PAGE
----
Appearing on Marc Maron’s podcast today, President Obama addressed what is perhaps one of the longest-living conspiracies in America: the existence of black helicopters. They’re real!

“There are black helicopters,” he said, “but we generally don’t deploy them on U.S. soil.”

(Black helicopters, on the simplest level, are helicopters intentionally painted black, with sound-suppression and low radar signature—the kind of helicopter intended to conduct operations like the penetration of Pakistani airspace, as in the killing of Osama bin Laden in 2011, and the kind eternally claimed by conspiracy theorists to be used by the U.S. government for various nefarious missions.)

I say hooray for transparency, but, of course, the president is wrong, wrong, and wrong. I don’t just mean on the terminology. They are indeed “deployed” on U.S. soil (that is, they are based in the United States), and they are also used there. Obama was probably referring to the black Army helicopters of the Joint Special Operations Command (JSOC) headquartered at Ft. Campbell, Kentucky, but there are actually black helicopters belonging to at least three departments and at a dozen potential locations inside the United States—more on this below.

But what is Obama saying, anyway? That they never train? That they never participate in exercises? That they never “deploy” in support of operations? With all of the news about the fleet of FBI aviation aircraft and the Jade Helm exercise, are you really claiming that “generally” is supposed to mean: Never, or hardly ever? I’m sorry, Mr. President, but you aren’t up to date, and you don’t spend enough time looking at the skies, which are filled with federal and law enforcement helicopters, aircraft, drones, and who knows what else, prying and spying and also engaged in other secret missions: continuity of government, nuclear emergency, border and drug surveillance.

And it doesn’t help matters that one of the main helicopters is called Blackhawk, which leads to headlines such as Black Hawk helicopter to fly over East Massachusetts (which appeared in the Boston Globe this week) because the military is itself confused as to whether the helicopters are Blackhawks (one word) or Black Hawk (two).

We’ve know for decades that the 160th Special Operations Aviation Regiment (SOAR) which supports JSOC and these types of operations, flies black helicopters. And since 9/11, that Regiment has doubled in size, with the addition of a 3rd and 4th Battalion.

  • 1st and 2nd battalions, Ft. Campbell, Kentucky.
  • 3rd Battalion, 160th SOAR, Hunter Army Airfield, Georgia
  • 4th Battalion, 160th SOAR, Ft. Lewis, Washington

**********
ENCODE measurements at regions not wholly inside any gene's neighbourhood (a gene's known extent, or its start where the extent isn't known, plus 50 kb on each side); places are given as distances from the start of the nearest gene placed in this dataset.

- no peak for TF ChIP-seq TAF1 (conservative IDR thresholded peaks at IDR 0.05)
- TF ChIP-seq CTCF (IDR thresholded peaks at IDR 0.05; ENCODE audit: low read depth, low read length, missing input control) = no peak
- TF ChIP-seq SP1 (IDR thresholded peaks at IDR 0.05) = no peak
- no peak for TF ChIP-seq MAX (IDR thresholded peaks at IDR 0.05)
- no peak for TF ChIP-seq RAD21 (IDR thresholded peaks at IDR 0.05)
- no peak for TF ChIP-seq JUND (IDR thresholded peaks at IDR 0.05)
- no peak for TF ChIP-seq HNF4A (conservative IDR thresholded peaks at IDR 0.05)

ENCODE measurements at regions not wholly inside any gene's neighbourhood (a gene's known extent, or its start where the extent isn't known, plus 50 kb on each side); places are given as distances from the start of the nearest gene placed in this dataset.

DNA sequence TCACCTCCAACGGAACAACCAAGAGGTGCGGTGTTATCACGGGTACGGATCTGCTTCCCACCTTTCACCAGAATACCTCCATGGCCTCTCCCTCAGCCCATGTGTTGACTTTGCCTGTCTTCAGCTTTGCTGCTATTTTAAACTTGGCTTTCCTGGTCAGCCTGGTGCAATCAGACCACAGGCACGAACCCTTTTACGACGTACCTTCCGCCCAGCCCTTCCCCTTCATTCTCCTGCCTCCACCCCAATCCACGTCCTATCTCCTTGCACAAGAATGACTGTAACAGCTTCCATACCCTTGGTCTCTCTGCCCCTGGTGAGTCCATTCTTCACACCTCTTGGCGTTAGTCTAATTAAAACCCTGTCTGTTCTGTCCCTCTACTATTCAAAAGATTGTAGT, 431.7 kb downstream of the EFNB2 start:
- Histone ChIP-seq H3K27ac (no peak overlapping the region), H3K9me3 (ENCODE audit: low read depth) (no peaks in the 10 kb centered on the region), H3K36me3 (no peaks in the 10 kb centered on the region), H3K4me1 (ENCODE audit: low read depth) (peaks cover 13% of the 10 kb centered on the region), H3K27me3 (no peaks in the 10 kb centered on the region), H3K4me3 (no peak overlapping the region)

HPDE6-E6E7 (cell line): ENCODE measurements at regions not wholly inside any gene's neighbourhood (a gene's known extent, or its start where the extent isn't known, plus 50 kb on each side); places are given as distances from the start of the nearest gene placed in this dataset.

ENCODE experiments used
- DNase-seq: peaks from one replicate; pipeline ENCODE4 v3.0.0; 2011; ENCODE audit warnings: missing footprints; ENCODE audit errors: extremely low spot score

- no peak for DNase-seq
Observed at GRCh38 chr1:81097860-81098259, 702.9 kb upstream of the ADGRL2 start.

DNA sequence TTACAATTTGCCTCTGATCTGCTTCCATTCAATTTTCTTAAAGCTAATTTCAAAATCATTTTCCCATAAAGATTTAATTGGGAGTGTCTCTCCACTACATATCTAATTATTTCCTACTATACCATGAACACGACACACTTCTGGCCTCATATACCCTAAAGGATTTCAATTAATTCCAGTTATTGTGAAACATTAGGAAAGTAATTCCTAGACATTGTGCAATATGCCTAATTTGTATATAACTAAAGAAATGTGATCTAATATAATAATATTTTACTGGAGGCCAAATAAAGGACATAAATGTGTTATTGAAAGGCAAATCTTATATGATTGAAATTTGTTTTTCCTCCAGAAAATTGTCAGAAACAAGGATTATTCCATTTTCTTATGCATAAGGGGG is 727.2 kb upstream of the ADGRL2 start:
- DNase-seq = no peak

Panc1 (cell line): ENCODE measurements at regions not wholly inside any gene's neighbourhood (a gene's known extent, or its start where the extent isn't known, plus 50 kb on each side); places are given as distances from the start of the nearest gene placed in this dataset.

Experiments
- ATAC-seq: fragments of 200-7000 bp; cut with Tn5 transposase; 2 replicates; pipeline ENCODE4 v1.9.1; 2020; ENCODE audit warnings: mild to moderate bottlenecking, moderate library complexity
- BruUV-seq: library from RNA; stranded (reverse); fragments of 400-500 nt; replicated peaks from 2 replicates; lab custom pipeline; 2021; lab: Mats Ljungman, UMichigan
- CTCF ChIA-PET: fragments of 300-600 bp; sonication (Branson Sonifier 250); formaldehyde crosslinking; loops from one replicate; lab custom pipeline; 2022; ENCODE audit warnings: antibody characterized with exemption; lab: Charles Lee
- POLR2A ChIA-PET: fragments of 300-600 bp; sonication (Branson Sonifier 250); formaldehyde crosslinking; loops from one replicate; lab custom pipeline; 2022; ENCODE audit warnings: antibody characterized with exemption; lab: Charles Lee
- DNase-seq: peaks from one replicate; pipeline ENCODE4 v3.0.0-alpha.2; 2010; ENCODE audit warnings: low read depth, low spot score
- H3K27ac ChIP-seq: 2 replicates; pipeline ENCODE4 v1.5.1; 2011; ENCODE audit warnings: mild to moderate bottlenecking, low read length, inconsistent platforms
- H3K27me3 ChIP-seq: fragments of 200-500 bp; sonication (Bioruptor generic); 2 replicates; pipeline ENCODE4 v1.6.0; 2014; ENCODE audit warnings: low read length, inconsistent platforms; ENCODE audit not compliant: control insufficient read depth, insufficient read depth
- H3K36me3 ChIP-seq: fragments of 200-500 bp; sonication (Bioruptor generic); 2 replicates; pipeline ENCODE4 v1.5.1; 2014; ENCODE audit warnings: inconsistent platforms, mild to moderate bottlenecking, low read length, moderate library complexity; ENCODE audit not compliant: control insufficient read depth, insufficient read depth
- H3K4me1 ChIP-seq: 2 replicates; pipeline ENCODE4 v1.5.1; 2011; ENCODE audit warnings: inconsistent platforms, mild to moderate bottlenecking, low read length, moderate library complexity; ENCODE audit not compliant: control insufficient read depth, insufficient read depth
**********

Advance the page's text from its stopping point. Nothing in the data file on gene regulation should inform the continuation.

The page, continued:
JSOC also has a unit called the Aviation Tactical and Evaluation Group at Ft. Bragg, North Carolina, which flies the most secret helicopters in support of clandestine missions.

And then there’s the FBI Hostage Rescue Team (HRT) at Quantico, Virginia, which has its own helicopter unit doing most of its work inside the United States. That’s the Department of Justice, but it is about as military as military could be.

And what about the apparatus of something called JEEP, the Joint Emergency Evacuation Plan for whisking away presidential successors and VIPs? The helicopters for these missions belong to the Army (at Ft. Belvoir, Virginia), the Marine Corps (at Anacostia Naval Station), and the Air Force (at Andrews AFB, Maryland). And additional helicopters from naval bases in southern Maryland augment that force when middle-of-the-night missions are required.

And that’s not to mention other agencies and departments suspected of having their own black helicopters, including the Immigration and Customs Enforcement Office of Air and Marine Operations, U.S. Marshals Services, the U.S. Park Police and the U.S. Capitol Police, all of whom would be mobilized to support federal government emergencies and missions in an emergency. Let’s add to that list the helicopters belonging to the DC, Maryland and Virginia National Guards, which all have “wartime” domestic missions. How many of them can fly black?

And then there’s weird helicopter units we barely know a thing about. Take the Eastern Measurements Office, part of the Nevada Operations Office of the Department of Energy and based as Andrews AFB in Maryland. Their job is nuclear radiation search/detection program and most of their activities are secreted under special access programs.

Oh, and there’s also Air Force Special Operations Command in Florida and New Mexico and SEAL Team 6/Naval Special Warfare Development Group in southern Virginia; and naval special operators in San Diego, and the Northern Command apparatus at Ft. Sam Houston in Texas that directly supports border control, which of course is surveilled by three dozen helicopters of Customs and Border Protection Air and Marine Operations, which also flies Predator drones.

And let’s not forget the DEA. And just regular old cops.

Mr. President, it’s dark out there.

[Top photo courtesy of the Department of Defense. Bottom photo from AP.]

You can contact me at, and follow us on Twitter at @gawkerphasezero. If you are into the theater of being underground, you can anonymously deliver tips through Gawker Media SecureDrop.